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Court rules Fed can't hide bailout documents

March 19, 2010 | 11:32 am

The Federal Reserve has lost another round in its fight with Bloomberg News to withhold details about the financial-system bailout.

From Bloomberg:

The Federal Reserve Board must disclose documents identifying financial firms that might have collapsed without the largest U.S. government bailout ever, a federal appeals court said.

The U.S. Court of Appeals in Manhattan ruled Friday that the Fed must release records of the unprecedented $2 trillion U.S. loan program launched primarily after the 2008 collapse of Lehman Bros. Holdings Inc. The ruling upholds a decision of a lower-court judge, who in August ordered that the information be released.

The Fed had argued that it could withhold the information under an exemption that allows federal agencies to refuse disclosure of “trade secrets and commercial or financial information obtained from a person and privileged or confidential.”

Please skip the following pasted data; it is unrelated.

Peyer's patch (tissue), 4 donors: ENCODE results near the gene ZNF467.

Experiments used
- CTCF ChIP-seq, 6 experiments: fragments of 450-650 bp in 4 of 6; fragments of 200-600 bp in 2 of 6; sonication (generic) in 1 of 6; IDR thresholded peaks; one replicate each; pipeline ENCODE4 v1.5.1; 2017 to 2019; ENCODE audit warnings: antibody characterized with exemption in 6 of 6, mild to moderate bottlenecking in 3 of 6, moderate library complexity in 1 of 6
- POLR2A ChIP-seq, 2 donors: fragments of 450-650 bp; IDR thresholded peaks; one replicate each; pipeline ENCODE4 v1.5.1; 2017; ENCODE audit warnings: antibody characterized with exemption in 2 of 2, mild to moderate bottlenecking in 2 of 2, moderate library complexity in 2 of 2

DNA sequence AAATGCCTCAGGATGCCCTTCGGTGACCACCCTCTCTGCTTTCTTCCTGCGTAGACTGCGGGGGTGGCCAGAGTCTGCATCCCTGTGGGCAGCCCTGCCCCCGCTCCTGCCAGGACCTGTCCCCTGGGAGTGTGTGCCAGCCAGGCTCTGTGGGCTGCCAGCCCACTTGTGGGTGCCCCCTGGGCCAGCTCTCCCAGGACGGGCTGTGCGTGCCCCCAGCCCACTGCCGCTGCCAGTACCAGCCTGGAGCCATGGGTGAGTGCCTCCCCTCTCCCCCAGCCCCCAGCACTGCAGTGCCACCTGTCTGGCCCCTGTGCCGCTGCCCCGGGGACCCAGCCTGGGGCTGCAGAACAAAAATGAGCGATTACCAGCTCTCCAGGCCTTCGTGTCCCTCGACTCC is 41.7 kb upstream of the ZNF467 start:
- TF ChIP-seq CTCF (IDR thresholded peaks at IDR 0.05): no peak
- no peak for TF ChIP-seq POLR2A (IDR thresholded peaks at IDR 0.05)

The U.S. Freedom of Information Act, or FOIA, “sets forth no basis for the exemption the Board asks us to read into it,” U.S. Circuit Chief Judge Dennis Jacobs wrote in the opinion. “If the Board believes such an exemption would better serve the national interest, it should ask Congress to amend the statute.”

But Bloomberg, which sued in November 2008 to have the documents made public, notes that its fight may be far from over. The Fed could ask for a rehearing or ask for the case to be heard before the full appeals court. Conceivably, this could go to the Supreme Court.

A Fed spokesman said the board was “reviewing the decision and considering our options for reconsideration or appeal."

Sen. Bernie Sanders (I-Vt.), one of the Fed’s biggest critics in Congress, lauded the appeals court’s decision.

“We now have two courts, 59 senators and a large majority in Congress telling the Federal Reserve that the American people have a right to know which large financial institutions and corporations received more than $2 trillion in taxpayer loans, how much they received and what they are doing with the money,” Sanders said in a statement.

“This money does not belong to the Federal Reserve. It belongs to the American people, and the American people have a right to know where more than $2 trillion of their money has gone.”